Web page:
Here's the left leg folded right-sides-together and pinned ready to sew the inside leg seam, and the right leg, once again, is just the same.
Here are the two legs ready to be joined together - the right leg turned right-side-out and placed inside the left leg which is still right-side-in. The two pieces are joined along the crotch seam with a stretch stitch.

I've only recently discovered the stretch stitch on my machine (after 25 years I decided to read the instruction booklet) and am very excited that I can now sew jersey fabrics!

Not sure how useful this picture is! The shorts have been opened up but are still inside out. This is the waistband hem, folded over about 3/4 inch to create a channel for 1/2 inch wide elastic. The photo is supposed to show a zig zag stitch just covering the raw edge. The zig zag goes almost all the way around the waist, leaving a 1 inch gap to thread the elastic.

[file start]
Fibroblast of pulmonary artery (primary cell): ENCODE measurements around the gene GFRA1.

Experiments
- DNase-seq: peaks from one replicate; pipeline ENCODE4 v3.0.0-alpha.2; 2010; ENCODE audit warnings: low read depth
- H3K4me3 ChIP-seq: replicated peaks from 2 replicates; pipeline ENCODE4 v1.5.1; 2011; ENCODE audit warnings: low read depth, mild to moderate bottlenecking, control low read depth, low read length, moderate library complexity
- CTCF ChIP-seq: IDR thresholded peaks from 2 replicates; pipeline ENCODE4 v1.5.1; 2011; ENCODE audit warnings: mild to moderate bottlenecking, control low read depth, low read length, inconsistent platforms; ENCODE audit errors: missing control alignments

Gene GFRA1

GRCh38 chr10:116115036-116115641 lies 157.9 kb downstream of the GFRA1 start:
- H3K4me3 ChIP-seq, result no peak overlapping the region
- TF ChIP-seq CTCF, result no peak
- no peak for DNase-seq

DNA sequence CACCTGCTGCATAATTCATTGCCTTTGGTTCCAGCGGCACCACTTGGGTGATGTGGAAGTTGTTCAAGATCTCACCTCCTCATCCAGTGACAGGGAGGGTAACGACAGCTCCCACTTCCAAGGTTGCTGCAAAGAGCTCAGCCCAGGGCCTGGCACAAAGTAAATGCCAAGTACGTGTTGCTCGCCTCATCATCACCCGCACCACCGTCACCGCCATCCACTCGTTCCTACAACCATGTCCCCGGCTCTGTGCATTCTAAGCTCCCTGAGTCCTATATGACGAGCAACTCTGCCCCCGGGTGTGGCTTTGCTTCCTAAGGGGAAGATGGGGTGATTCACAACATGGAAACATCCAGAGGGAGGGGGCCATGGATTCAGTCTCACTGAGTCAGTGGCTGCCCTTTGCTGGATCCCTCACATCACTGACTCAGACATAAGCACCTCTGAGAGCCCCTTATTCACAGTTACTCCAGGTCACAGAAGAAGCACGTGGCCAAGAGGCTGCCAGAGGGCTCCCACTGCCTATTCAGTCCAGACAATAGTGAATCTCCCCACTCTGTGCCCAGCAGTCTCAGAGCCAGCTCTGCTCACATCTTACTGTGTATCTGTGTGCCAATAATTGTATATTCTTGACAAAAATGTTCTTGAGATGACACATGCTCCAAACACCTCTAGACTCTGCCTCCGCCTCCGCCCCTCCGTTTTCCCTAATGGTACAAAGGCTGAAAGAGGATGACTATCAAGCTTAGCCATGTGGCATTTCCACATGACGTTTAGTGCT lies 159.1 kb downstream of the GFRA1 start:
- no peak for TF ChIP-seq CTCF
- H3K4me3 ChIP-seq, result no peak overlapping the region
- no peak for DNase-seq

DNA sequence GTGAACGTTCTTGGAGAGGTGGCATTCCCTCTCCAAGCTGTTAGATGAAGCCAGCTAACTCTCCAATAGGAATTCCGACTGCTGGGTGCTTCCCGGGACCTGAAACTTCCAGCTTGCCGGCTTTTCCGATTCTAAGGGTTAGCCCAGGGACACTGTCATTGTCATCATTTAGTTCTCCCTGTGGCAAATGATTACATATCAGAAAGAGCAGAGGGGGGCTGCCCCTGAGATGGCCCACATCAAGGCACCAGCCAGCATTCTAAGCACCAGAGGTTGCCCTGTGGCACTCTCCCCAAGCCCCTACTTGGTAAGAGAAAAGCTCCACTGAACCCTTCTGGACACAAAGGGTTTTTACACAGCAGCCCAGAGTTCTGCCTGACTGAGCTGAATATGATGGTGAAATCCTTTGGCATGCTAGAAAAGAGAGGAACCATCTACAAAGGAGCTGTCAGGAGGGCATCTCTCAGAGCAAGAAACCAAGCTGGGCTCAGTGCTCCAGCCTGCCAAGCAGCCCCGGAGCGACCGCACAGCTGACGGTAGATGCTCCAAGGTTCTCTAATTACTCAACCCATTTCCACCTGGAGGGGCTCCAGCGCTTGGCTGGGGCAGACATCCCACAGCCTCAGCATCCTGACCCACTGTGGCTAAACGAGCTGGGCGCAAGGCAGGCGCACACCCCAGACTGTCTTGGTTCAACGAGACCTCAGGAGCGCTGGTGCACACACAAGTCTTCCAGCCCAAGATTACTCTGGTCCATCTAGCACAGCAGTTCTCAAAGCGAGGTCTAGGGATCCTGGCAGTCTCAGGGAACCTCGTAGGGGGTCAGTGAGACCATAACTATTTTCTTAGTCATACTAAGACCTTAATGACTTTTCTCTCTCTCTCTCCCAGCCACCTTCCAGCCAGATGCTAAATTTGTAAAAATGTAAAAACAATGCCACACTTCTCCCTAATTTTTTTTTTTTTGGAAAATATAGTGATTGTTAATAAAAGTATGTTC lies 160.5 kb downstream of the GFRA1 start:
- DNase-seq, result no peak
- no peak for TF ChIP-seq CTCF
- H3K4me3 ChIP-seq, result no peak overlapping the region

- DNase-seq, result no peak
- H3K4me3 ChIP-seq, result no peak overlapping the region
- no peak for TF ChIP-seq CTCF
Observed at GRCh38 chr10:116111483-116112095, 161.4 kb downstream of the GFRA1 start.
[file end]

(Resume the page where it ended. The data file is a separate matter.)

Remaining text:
I measured my elastic by holding it around son#2's waist, then threaded it through the channel, overlapped the ends about 1/2 inch and sewed them together and closed the gap. The waist is just tight enough to keep the shorts up, but still nice and comfortable.

Hooray, Vroom shorts completed!

And this is the back view with pockets.

The fit is more circus short than cycle short at the moment, but son#2 loves them.

Perhaps he can wear them to the 2011 world championship (weather permitting)...

Sunday, 3 October 2010

Village frock - part 2

the village smock, again